Teenage girl kills herself after struggling to cope with the pressure of stay-at-home orders due to the coronavirus outbreak

A California teenage girl ended her own life after she reportedly couldn’t handle the self-isolation orders amid the coronavirus outbreak.

Last week, as reported by Mail Online, the 15-year-old Jo’Vianni Smith was found dead in her home. She committed suicide by hanging herself. The reason – she felt unbearably pressured by the state’s new stay-at-home orders during the COVID-19 pandemic.

Image source: GoFundMe

The girl’s mother, Danielle Hunt, couldn’t believe that her ‘bubbly’ and ‘loving’ daughter was now gone. She shared with Fox 40:

“We can’t think that our kids are OK just because … I felt that I was doing all that I could as a parent to leave the communication open. It’s like, how do you explain a girl like her? If you met her one time, like, she made an impact in your life.”

The young girl, who was a sophomore this year, was also a stellar athlete at her school. Jo’Vianni played softball, basketball and played music. After learning of the teenager’s death, one of her former softball coaches, Bill Fletcher, shared a touching note, according to Extra Inning Softball:

“She was 15 years old. Her name is Jo’Vianni “Jo” Smith. Jo was a great athlete. She excelled at softball, basketball and track. She had blazing speed. Jo was a bright star with a great personality and a huge heart. and a bright future.”

The softball coach explains he also has a young daughter who plays softball for her school team, and their family was home since March 13th. He continues:

“It’s been extremely hard to relate to what these kids are going through. I have daily conversations with my 2 high schoolers and encourage them to reach out to their friends and teammates. I can’t imagine what Jo was going through to come to this conclusion.”

Image source: GoFundMe

Jo’Vianni’s family and friends used social media to share heartening tributes after news of her passing reached the community.

Bear Creek athletics said Jo’Vianni had a ‘joyful spirit’.

After hearing of the 15-year-old’s tragic death, the Lodi Unified School District released a statement, expressing their condolences:

“We were deeply saddened to learn of Jo’Vianni Smith’s passing. Jo’vianni was well loved by the Bear Creek High community. The participated in band, played basketball and softball, and was known for her joyful spirit on campus. She will be dearly missed by those who knew her.”

The girl’s mother hopes to raise awareness about the importance of mental health and the possibility of suicides during the coronavirus pandemic. Jo’Vianni wasn’t the only student who killed herself because she couldn’t cope up with the isolation. Education officials said two other students also committed suicide.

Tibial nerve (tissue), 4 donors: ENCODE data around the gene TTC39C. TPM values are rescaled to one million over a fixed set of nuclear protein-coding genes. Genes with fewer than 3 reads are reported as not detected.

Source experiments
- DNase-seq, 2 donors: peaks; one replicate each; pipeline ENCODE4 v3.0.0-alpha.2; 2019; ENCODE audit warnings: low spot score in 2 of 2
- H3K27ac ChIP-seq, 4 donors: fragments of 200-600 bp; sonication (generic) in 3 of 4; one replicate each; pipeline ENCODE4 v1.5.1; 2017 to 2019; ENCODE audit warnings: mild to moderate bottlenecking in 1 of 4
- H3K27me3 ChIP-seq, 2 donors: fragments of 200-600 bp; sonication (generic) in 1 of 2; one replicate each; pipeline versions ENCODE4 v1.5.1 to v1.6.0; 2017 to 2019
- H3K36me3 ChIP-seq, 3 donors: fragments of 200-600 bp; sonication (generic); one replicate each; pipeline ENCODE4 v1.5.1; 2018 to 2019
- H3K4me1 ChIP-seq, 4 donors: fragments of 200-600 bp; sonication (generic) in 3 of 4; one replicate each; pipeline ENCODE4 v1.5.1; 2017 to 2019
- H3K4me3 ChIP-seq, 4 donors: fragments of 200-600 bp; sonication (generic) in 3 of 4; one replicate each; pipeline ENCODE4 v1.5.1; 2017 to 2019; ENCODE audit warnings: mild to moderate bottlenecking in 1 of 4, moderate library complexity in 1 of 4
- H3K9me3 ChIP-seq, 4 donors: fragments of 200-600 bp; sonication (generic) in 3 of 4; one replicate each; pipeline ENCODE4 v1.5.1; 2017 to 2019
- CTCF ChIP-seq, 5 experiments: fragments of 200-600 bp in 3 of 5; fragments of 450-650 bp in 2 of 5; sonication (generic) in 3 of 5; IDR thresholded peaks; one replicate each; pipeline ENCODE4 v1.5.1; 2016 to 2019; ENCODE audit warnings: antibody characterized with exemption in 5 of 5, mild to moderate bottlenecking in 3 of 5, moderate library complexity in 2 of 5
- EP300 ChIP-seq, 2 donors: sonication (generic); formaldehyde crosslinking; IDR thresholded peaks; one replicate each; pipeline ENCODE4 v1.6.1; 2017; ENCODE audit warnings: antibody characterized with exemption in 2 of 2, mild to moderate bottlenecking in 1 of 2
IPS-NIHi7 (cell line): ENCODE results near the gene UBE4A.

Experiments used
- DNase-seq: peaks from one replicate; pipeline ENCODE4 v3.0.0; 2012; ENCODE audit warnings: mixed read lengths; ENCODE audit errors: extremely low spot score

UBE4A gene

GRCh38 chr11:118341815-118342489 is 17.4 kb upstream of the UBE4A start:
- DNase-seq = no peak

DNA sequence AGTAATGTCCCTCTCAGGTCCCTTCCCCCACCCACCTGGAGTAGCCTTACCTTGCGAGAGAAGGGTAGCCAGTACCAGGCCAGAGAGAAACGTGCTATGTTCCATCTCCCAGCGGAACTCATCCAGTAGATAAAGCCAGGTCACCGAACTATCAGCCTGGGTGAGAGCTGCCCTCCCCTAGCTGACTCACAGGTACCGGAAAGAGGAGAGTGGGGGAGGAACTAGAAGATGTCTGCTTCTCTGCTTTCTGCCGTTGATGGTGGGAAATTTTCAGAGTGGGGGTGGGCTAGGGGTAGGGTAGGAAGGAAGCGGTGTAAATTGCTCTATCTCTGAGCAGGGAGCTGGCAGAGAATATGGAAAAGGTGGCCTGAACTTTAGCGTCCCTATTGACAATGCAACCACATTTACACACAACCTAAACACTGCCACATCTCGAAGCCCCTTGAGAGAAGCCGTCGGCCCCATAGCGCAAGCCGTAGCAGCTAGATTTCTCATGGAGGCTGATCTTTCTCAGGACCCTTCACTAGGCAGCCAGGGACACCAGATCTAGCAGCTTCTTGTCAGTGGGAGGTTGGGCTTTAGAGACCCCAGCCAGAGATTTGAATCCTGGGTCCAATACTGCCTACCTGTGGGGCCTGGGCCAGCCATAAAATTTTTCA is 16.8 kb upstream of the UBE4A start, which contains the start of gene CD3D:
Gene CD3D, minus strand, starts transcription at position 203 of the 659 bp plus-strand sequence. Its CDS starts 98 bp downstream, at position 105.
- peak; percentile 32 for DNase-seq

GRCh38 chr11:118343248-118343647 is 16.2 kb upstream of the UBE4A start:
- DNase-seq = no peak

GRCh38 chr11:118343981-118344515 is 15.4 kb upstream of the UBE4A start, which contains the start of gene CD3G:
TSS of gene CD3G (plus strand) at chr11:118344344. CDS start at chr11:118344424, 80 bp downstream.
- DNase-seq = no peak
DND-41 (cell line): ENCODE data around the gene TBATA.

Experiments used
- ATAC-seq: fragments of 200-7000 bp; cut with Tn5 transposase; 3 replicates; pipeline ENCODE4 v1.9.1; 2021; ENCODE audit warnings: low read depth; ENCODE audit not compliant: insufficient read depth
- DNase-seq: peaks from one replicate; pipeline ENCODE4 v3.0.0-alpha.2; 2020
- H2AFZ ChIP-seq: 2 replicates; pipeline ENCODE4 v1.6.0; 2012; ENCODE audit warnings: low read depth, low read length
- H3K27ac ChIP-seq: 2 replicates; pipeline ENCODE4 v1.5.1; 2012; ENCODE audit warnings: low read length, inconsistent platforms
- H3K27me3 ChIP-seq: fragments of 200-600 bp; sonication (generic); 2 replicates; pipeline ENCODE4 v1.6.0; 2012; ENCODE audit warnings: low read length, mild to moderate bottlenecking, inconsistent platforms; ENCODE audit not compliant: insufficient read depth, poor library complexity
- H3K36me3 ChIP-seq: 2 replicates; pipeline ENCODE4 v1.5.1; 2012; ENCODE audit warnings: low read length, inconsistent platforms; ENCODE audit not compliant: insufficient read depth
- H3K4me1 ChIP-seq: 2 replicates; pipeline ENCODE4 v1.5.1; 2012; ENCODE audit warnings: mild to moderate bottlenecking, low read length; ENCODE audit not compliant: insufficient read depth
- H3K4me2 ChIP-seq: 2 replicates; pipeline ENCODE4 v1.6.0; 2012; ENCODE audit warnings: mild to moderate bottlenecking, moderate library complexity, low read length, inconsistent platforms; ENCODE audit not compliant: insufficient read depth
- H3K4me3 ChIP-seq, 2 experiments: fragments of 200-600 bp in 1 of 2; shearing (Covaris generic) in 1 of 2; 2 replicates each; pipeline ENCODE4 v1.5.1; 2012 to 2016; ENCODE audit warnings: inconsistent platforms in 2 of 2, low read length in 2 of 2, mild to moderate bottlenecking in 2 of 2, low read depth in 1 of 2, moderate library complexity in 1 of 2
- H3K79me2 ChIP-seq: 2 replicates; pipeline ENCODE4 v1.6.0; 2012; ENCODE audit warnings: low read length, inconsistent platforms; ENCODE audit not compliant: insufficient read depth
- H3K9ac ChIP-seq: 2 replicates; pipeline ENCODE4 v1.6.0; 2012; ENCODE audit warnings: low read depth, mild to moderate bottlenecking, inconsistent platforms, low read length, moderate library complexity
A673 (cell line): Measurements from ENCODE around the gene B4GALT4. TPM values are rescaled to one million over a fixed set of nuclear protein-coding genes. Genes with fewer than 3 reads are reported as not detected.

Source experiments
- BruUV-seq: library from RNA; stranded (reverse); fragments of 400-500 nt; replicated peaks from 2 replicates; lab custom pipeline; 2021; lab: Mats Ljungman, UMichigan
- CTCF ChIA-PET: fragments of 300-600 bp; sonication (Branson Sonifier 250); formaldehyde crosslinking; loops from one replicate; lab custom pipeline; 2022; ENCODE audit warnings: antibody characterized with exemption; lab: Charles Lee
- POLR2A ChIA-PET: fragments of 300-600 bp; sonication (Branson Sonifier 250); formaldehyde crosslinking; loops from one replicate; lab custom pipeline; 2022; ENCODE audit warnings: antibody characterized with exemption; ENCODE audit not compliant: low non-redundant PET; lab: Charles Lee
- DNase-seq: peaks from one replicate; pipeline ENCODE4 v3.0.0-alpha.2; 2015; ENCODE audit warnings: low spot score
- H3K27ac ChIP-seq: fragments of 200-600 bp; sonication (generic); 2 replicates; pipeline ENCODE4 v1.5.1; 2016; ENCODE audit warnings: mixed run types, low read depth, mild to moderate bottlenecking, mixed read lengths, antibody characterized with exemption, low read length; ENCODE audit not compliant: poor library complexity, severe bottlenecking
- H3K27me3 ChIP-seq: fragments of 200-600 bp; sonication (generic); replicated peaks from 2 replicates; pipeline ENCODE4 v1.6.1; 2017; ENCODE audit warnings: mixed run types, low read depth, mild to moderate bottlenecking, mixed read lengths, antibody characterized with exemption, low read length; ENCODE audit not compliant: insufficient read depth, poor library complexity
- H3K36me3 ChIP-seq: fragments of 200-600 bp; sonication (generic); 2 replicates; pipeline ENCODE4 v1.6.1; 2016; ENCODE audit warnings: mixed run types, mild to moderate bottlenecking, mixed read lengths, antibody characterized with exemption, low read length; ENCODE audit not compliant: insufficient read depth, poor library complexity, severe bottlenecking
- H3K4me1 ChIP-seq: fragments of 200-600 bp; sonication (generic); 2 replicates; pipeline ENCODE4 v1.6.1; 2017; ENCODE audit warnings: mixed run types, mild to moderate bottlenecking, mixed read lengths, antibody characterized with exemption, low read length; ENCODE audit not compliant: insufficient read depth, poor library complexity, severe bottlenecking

Image source: GoFundMe

The devastated mother believes parents should openly talk to their children and consider helping them get through the pandemic’s struggles, even if they seem joyful. She, shares:

“I will still do my best to tell my daughter’s story. Sometimes we may need to stop and worry about the kids that we don’t think we need to worry about.”

The director of behavioral health for Golden Valley Health Centers, Jorge Fernandez, claims there are resources for mental health people can reach out to during the pandemic.

“There are services out there. You can reach out to your medical provider. You can call a local suicide hotline…there’s help out there to help you cope with this pandemic that’s going on right now.”

On behalf of Jo’s mother, a GoFundMe page has been created, to help her family with memorial arrangements and financial strain.

Any additional money will go towards a scholarship fund for female athletes.

“The scholarship would assist a female athlete who aspires to play at a college level but may be experiencing hardships in their lives.”

Meanwhile, a Kaiser Family Foundation report found people’s mental health is being challenged during the outbreak.

Apparently, women are suffering at higher rates than men, as 53 percent claim that coronavirus-related stressors had negatively affected their mental health.

Even though the California governor Gavin Newsom was the first to implement mandatory stay-at-home orders in the states on March 19, they are still experiencing challenges in assembling enough testing sites, and facilities are backlogged with results. Newsom took the blame for the testing lapse in his coronavirus response:

“The testing space has been a challenging one for us and I own that. And I have a responsibility as your governor to do better and do more testing in the state of California. I own that, you deserve better and more.” 

By Monday, April 13, the total confirmed coronavirus cases in California are 23,311, with 682 deaths.

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